Patient Flow Software Blog

Ron Gregg

Recent Posts


Posted by Ron Gregg on Tue, Sep 18, 2018 @ 02:51 PM



In Part 1, we stated that the best thing patient transport technology can do is to demonstrate that your transport operations are performing as well as can be expected. However, sometimes the numbers show unexpected, but important, results. Here is an example.   

Transport managers are interested in comparing their actual performance against some reasonable performance standard, what ARE we doing compared to what SHOULD we be doing? 

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Topics: patient transportation software, patient flow software, patient tracking, Patient transport software


Posted by Ron Gregg on Fri, Oct 20, 2017 @ 06:40 PM


One easy way to know if your patient transportation operations are functioning correctly is if you are not receiving any complaints from the customers. However, zero complaints may never have happened in any hospital anywhere.

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Topics: patient transportation software, patient flow software, patient tracking, Patient transport software

Managing | Patient Flow | from the Emergency Department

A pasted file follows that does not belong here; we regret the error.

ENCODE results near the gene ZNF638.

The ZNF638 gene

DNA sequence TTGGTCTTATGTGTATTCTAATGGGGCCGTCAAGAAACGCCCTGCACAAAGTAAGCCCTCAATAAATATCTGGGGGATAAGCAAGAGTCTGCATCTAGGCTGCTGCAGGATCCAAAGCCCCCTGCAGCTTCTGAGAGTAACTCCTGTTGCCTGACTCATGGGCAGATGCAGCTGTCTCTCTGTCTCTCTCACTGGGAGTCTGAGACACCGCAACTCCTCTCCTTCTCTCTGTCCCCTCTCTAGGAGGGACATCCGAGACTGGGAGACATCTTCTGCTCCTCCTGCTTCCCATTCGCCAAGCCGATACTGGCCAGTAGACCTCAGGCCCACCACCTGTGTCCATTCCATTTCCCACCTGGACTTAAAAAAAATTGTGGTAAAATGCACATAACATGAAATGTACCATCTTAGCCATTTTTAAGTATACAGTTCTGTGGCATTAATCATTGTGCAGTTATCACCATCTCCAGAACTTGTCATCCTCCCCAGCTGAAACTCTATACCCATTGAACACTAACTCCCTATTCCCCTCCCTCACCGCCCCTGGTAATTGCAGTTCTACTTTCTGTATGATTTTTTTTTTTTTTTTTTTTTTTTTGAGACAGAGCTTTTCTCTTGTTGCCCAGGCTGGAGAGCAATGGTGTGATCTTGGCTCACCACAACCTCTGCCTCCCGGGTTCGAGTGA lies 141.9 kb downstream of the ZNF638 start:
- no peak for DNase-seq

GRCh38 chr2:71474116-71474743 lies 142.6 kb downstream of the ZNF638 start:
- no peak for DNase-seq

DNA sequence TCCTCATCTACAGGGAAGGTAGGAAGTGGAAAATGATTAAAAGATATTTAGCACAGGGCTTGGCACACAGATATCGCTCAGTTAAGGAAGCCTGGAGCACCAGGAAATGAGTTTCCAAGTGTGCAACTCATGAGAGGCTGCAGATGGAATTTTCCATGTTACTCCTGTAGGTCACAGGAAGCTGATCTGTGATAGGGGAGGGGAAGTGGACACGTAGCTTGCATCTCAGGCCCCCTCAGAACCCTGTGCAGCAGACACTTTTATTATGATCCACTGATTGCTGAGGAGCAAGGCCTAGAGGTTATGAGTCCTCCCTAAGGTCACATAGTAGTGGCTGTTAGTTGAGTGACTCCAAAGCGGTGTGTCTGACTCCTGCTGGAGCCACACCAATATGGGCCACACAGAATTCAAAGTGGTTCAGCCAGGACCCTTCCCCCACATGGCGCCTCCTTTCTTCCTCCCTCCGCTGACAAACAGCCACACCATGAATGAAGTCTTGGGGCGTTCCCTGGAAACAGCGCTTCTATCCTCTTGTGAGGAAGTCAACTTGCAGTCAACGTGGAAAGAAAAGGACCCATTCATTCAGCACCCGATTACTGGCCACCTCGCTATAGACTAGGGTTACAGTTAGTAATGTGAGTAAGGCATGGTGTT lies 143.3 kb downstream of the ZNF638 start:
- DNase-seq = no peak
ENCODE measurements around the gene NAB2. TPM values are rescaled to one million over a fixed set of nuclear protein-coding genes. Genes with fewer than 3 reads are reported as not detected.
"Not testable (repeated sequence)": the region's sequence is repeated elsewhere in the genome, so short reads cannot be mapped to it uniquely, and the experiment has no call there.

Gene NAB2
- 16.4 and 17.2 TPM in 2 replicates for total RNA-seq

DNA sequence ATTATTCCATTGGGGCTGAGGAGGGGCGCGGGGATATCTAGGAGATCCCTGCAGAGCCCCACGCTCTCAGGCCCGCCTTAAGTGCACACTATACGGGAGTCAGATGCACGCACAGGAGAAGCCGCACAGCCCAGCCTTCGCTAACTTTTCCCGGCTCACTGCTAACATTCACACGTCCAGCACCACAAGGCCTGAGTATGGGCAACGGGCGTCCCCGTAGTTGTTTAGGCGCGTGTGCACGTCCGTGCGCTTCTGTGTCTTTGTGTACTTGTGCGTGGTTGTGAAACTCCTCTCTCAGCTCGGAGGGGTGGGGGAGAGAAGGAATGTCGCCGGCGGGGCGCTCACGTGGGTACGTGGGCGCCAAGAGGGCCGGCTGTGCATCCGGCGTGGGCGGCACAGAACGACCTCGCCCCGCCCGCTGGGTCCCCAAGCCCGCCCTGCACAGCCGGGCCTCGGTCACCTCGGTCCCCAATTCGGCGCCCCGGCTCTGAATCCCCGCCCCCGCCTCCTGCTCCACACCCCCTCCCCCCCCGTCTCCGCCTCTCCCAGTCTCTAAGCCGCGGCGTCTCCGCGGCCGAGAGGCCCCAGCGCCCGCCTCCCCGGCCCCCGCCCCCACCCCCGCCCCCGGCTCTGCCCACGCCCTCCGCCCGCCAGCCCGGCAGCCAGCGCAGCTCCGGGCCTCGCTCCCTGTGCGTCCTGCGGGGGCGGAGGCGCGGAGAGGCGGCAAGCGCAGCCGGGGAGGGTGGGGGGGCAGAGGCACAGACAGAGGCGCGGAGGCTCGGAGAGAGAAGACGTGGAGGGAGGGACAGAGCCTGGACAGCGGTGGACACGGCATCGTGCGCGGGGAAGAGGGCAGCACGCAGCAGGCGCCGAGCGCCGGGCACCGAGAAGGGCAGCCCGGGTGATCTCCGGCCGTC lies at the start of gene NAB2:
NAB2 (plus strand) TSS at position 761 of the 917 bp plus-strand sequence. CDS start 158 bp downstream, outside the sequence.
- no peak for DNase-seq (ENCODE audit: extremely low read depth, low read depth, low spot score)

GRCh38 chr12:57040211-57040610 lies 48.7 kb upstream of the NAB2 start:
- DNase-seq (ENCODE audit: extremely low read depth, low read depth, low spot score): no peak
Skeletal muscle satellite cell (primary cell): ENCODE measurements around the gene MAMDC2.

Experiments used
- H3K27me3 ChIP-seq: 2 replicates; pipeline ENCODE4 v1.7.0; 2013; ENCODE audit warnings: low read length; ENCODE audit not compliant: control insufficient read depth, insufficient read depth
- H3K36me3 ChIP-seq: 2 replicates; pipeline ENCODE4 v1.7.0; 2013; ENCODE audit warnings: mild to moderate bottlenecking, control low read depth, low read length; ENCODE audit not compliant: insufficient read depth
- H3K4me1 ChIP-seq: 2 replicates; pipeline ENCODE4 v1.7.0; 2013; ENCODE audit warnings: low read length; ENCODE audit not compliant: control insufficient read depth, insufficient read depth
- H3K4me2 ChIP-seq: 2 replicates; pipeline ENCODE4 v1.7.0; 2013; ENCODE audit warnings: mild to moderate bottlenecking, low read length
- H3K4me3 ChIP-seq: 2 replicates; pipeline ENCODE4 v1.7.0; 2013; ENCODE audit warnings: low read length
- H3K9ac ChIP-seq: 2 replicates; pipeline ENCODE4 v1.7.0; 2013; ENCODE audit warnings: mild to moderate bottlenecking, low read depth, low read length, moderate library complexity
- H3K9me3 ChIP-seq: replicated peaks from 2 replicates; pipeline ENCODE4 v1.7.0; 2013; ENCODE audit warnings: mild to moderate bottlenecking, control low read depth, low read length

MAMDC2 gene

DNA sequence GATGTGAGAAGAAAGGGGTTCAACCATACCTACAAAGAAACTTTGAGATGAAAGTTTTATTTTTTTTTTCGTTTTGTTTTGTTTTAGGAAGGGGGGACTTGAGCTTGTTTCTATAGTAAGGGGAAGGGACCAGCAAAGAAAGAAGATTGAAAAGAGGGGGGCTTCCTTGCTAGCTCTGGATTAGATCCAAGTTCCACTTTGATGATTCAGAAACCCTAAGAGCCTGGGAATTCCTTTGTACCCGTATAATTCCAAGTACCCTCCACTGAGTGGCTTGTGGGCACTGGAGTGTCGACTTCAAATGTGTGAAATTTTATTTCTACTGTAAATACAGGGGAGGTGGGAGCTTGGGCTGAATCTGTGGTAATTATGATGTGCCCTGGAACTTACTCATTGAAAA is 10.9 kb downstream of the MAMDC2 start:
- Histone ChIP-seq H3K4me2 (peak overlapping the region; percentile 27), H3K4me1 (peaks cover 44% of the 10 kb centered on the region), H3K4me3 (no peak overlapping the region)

Posted by Ron Gregg on Thu, Apr 30, 2015 @ 01:55 PM

A recent study of hospital CEOs¹ showed that financial challenges remain their biggest concern. Much of the concern relates to continuing systemic changes resulting from healthcare reform.
The financial benefits derived by the significant increase in insurance coverage of previously uninsured patients is potentially offset by reduced government payment levels under Medicare and Medicaid, pressures to move toward a value-based care model, and collection issues resulting from high deductible insurance plans.
These changing currents emphasize the essential need for hospitals to continually improve the efficiency of their operations. One increasingly important area of operations is the emergency department because of its growing role as the primary entry portal for inpatient treatment, the main source of revenue for most hospitals.
A RAND Corporation study² found that the combined effects of steady growth of ED visits and fewer inpatient beds have caused: 

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Topics: patient transportation software, patient flow software, patient satisfaction, bed management, patient placement